If Inside Out proves one thing, it's the masterful ability of Pixar to tell stories.
The concept is a bizarre one. Inside our heads live tiny characters that represent our key conflicting emotions and control us through an elaborate control panel. Memories are stored in bowling ball-like orbs that collect each day and are later stored. Key memories are stored separately and power up personality islands. Then there are lightbulbs of ideas, a Hollywood-esque dream studio, an Imagination Land of abstract thoughts, and a thought train to link them all together.
Yet somehow, within minutes, this all makes perfect sense. The opening exposition is carefully constructed to slowly layer each element, introducing this cartoon world of pop psychology piece by piece. From here, the narrative is perfectly paced: it's a hugely enjoyable fantasy journey through human emotions, whilst also providing exploration and development of character that builds towards an emotional climax. It's clear that story arc is of primary importance in Pixar's work, forming a central core to the film that's established before the aesthetics.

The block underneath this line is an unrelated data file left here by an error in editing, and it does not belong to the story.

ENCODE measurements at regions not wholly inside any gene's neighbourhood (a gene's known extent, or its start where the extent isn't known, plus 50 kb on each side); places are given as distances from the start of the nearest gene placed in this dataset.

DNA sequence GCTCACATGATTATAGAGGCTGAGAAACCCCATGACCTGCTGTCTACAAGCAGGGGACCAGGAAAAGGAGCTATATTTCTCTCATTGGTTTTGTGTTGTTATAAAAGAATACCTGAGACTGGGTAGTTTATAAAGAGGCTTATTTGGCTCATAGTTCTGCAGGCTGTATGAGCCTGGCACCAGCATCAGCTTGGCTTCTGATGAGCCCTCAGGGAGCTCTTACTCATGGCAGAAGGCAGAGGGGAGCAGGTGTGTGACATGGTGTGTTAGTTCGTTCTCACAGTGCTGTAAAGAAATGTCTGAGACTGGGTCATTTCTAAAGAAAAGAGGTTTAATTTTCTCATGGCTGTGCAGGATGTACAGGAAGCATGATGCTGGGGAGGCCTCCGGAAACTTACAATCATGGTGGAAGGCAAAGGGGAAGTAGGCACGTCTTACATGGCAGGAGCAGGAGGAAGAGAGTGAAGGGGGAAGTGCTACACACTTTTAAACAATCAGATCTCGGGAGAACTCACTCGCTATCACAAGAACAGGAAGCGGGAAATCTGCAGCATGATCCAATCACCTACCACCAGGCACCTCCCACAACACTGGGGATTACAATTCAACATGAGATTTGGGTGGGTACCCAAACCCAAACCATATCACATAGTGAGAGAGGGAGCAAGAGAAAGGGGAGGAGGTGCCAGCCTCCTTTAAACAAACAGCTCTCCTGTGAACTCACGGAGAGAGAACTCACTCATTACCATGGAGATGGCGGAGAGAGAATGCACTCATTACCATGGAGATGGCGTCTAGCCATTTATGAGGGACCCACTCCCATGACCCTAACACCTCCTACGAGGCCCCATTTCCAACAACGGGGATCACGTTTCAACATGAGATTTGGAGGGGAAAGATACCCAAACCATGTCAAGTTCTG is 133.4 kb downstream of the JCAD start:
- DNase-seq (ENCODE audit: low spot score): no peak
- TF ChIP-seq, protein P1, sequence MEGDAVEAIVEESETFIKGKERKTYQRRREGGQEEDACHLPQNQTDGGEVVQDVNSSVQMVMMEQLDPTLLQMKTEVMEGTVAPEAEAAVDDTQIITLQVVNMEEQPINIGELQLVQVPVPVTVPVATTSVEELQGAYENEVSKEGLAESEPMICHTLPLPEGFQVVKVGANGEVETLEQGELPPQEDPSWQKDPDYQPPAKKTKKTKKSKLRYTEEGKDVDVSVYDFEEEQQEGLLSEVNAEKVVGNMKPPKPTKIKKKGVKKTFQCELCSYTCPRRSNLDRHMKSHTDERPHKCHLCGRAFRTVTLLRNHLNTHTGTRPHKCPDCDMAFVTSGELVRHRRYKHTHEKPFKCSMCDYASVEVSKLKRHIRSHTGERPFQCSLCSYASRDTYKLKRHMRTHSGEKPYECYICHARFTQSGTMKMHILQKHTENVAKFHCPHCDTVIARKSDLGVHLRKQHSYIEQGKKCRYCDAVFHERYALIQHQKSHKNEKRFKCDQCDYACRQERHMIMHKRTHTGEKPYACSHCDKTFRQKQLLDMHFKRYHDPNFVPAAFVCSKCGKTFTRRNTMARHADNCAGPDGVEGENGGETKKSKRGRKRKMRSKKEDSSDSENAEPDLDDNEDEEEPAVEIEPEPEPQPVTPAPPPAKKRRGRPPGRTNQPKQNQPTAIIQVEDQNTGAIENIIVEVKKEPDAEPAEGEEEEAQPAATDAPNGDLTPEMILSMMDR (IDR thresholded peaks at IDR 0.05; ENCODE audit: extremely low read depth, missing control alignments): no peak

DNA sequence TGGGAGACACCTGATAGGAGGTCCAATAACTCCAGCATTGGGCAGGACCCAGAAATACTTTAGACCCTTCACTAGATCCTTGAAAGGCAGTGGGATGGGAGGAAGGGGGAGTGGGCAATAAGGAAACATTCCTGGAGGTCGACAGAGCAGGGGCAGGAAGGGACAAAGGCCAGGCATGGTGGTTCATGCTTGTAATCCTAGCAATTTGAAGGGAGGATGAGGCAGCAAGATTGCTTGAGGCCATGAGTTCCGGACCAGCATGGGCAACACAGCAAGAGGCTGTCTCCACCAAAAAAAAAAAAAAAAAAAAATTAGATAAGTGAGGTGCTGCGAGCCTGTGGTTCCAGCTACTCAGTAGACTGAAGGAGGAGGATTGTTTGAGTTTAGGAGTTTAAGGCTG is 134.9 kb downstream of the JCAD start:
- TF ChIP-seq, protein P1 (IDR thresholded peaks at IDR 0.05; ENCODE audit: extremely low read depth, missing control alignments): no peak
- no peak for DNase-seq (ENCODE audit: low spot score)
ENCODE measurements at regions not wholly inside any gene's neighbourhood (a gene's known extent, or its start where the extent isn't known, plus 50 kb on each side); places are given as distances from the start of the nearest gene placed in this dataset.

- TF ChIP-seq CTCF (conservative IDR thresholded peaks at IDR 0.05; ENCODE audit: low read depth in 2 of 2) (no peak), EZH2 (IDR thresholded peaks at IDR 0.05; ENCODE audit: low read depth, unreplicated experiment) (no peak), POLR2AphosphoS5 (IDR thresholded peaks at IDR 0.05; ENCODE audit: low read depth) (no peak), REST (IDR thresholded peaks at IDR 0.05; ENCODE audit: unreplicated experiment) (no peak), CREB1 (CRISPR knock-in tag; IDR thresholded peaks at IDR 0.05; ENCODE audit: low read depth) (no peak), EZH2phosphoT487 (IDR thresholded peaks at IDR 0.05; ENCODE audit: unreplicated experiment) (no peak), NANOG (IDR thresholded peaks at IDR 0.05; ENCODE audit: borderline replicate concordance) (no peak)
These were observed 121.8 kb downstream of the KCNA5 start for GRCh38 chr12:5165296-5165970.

Really, this is two parallel stories in one. On the outside, we have ten year old girl Riley dealing with moving home, losing friends and generally learning to grow up - notions that children and adults can relate to. On the inside, we have the cartoon world of the brain, its colourful and emotional inhabitants who must learn to do what's best for Riley. What's so clever is how these two strands relate. The writers have managed to convey quite complex psychological concepts in an imaginative yet understandable way. As with all Pixar films, Inside Out is an entertaining adventure for children, whilst adults will dig deeper into its layered narrative.
What Pixar also do well is to tap into the zeitgeist. Having a girl protagonist who's something of a tomboy (she plays ice hockey) fits well with the current wave of feminism, whilst remaining a neutral avatar for the whole audience. Meanwhile, comedienne of the moment Amy Poehler voices lead emotion Joy - her voice instantly recognisable and well-suited to the character.
Inside Out doesn't quite have the distinct aesthetic charm of Pixar's best - the characters feel a little too generic - but it tells a thought-provoking story that's joyful and sad in equal measure. You will probably shed a tear.
Watch: Inside Out is out now.